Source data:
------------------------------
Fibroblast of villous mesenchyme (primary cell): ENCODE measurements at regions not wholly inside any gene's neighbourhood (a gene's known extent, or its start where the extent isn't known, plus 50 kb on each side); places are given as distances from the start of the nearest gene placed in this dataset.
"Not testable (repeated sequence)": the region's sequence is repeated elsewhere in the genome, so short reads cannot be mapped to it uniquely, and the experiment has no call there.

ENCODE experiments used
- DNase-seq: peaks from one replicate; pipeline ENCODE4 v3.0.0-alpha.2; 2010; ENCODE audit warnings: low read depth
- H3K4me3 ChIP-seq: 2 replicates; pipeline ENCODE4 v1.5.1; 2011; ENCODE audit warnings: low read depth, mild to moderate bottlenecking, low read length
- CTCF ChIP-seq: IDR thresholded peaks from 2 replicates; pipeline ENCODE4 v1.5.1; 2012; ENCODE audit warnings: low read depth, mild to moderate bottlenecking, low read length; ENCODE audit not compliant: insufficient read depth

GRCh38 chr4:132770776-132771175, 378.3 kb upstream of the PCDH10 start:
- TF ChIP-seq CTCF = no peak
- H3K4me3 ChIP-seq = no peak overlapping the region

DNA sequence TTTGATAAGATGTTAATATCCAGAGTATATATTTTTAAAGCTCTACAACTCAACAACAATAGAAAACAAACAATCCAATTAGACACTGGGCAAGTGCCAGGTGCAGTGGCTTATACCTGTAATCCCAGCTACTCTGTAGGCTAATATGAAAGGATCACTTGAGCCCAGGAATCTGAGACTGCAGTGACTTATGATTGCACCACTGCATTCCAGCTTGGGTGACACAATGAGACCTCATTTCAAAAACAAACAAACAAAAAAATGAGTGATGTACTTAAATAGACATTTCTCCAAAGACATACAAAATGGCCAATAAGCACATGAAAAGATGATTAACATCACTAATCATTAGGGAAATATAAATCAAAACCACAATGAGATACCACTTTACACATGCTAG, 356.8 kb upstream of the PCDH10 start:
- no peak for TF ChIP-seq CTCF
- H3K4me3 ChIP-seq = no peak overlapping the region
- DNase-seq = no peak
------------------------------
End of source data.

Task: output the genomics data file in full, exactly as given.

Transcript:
Fibroblast of villous mesenchyme (primary cell): ENCODE measurements at regions not wholly inside any gene's neighbourhood (a gene's known extent, or its start where the extent isn't known, plus 50 kb on each side); places are given as distances from the start of the nearest gene placed in this dataset.
"Not testable (repeated sequence)": the region's sequence is repeated elsewhere in the genome, so short reads cannot be mapped to it uniquely, and the experiment has no call there.

ENCODE experiments used
- DNase-seq: peaks from one replicate; pipeline ENCODE4 v3.0.0-alpha.2; 2010; ENCODE audit warnings: low read depth
- H3K4me3 ChIP-seq: 2 replicates; pipeline ENCODE4 v1.5.1; 2011; ENCODE audit warnings: low read depth, mild to moderate bottlenecking, low read length
- CTCF ChIP-seq: IDR thresholded peaks from 2 replicates; pipeline ENCODE4 v1.5.1; 2012; ENCODE audit warnings: low read depth, mild to moderate bottlenecking, low read length; ENCODE audit not compliant: insufficient read depth

GRCh38 chr4:132770776-132771175, 378.3 kb upstream of the PCDH10 start:
- TF ChIP-seq CTCF = no peak
- H3K4me3 ChIP-seq = no peak overlapping the region

DNA sequence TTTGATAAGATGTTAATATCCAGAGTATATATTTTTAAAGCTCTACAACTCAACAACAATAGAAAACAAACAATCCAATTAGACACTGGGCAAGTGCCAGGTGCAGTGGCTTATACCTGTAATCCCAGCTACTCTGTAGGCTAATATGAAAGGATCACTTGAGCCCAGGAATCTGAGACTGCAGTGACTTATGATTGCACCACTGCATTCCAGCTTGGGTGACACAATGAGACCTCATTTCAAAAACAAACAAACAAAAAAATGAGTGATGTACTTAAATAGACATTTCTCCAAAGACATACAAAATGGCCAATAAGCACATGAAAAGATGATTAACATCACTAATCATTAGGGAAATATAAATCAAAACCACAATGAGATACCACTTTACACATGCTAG, 356.8 kb upstream of the PCDH10 start:
- no peak for TF ChIP-seq CTCF
- H3K4me3 ChIP-seq = no peak overlapping the region
- DNase-seq = no peak